The Knick - Clive Owen and Steven Soderbergh 1900s medical drama - Fridays on Cinemax

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RatskyWatsky

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The Knick stars Clive Owen as a brilliant doctor who works at the groundbreaking Knickerbocker Hospital in the early 1900s. The series was written by Jack Amiel, Michael Begler, and Steven Katz. Steven Soderbergh directed all 10 episodes of the first season.

Cinemax has renewed The Knick for a 10 episode second season, to air in 2015. Steven Soderbergh will return to direct all 10 episodes.

New York City, 1900: The Knickerbocker Hospital is home to groundbreaking surgeons, nurses and staff who push the boundaries of medicine in a time of astonishingly high mortality rates and zero antibiotics. The newly appointed leader of the surgery staff is the brilliant, arrogant renegade Dr. John Thackery, whose addiction to cocaine and opium is trumped only by his ambition for medical discovery and renown among his peers.

Into the all-white staff and patient hospital comes the equally gifted Harvard graduate Dr. Algernon Edwards, who must fight for respect while trying to navigate the racially charged city.

Trying to maintain its reputation for quality care while realizing a profit, the Knickerbocker makes an effort to attract wealthy clientele, while literally struggling to keep the lights on.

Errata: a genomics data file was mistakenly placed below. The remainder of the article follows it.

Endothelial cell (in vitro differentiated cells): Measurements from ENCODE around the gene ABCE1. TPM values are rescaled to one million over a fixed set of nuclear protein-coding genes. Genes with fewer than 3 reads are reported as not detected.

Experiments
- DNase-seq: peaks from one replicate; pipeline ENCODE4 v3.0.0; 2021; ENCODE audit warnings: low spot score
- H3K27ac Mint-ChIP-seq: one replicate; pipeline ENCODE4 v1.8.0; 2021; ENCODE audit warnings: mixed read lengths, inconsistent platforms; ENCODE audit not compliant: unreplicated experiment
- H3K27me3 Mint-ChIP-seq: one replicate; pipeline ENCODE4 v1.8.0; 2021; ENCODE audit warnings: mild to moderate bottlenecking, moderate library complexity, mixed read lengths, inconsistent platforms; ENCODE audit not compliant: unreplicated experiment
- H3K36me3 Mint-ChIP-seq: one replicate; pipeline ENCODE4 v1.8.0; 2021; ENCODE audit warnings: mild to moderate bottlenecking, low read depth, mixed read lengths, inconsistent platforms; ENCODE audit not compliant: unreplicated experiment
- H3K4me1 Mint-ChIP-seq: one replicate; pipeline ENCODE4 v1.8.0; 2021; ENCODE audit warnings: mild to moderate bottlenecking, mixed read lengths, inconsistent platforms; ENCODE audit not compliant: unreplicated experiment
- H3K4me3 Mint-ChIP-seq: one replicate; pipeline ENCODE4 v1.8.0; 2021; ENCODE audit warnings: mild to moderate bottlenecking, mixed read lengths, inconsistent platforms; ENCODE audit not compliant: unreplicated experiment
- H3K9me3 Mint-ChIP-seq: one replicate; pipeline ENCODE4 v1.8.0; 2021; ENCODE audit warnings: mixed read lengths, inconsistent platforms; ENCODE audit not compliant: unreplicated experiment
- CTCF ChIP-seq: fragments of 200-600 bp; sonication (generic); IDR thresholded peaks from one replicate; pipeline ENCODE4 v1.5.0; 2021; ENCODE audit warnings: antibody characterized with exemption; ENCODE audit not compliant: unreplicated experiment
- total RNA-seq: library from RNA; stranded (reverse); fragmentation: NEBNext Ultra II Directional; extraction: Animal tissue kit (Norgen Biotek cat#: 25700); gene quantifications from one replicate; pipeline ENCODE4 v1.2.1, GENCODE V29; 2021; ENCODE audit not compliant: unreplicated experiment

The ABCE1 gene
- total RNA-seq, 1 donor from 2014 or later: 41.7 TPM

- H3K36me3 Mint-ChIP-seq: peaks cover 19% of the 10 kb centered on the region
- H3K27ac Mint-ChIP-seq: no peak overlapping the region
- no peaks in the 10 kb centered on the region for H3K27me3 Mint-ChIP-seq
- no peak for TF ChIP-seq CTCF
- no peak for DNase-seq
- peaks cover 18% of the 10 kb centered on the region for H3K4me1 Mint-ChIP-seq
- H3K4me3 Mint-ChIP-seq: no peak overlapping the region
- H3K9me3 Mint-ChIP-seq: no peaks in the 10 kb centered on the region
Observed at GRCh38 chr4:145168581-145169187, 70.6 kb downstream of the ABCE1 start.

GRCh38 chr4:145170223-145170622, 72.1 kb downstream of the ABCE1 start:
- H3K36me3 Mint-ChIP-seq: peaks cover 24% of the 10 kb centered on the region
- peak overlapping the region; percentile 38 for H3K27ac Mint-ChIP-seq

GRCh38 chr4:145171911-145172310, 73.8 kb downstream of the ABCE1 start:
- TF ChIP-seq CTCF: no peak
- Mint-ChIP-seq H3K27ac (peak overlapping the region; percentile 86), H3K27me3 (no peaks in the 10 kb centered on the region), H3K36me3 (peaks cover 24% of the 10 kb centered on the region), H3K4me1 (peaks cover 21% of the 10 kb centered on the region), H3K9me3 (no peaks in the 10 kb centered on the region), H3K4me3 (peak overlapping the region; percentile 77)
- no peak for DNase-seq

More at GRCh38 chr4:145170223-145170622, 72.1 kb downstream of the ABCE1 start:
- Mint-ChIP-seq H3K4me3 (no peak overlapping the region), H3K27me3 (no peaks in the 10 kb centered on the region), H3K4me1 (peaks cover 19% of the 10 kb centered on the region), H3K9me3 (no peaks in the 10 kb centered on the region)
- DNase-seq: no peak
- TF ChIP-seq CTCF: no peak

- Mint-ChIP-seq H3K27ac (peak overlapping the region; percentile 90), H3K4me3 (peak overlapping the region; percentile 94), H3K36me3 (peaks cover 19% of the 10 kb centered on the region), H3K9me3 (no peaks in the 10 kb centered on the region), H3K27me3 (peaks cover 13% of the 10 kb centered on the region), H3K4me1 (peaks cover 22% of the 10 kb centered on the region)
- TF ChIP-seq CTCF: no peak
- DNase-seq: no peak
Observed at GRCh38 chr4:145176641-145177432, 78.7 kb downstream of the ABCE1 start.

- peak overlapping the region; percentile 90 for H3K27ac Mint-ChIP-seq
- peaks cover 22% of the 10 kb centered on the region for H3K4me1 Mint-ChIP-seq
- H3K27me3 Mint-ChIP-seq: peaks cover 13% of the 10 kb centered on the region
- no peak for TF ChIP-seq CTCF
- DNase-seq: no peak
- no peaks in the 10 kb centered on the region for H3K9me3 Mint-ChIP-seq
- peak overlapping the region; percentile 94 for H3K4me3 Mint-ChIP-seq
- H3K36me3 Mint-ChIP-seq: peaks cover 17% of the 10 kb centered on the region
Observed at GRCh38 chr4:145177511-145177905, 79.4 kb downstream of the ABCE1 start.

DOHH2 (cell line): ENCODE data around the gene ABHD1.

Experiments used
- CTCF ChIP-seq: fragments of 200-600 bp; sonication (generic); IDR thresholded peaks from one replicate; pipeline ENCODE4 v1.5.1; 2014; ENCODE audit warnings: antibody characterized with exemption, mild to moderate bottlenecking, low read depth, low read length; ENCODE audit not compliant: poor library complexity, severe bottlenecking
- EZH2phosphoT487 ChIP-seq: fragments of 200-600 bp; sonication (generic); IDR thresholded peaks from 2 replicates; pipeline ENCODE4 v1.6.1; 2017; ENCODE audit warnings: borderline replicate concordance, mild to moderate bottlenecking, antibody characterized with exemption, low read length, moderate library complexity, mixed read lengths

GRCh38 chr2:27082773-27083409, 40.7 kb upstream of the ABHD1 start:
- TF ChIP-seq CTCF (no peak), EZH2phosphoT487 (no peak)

Cast



  • Dr. John Thackery is an arrogant, self-absorbed, yet brilliant surgeon who burns the candle at both ends, but manages to shine in the surgical theatre.
  • Jacob Speight is a health department inspector who exploits the perks of his position, demanding a finder’s fee for every patient he brings to the Knick.
  • Cornelia Robertson not only serves as head of the hospital’s social welfare office, but also chairs the hospital’s board of trustees as proxy for her father, shipping tycoon Captain August Robertson (Grainger Hines).


  • Dr. Everett Gallinger is an aspiring surgeon on Thackery’s staff whose hopes of being named assistant chief surgeon are dashed when an outsider is appointed to the position.
  • Dr. Algernon Edwards is a gifted, Harvard-trained surgeon – the only black member of his graduating class – whose determination to be recognized for his abilities in the face of racial prejudice is coupled with his desire to learn everything he can from the openly dismissive Dr. Thackery.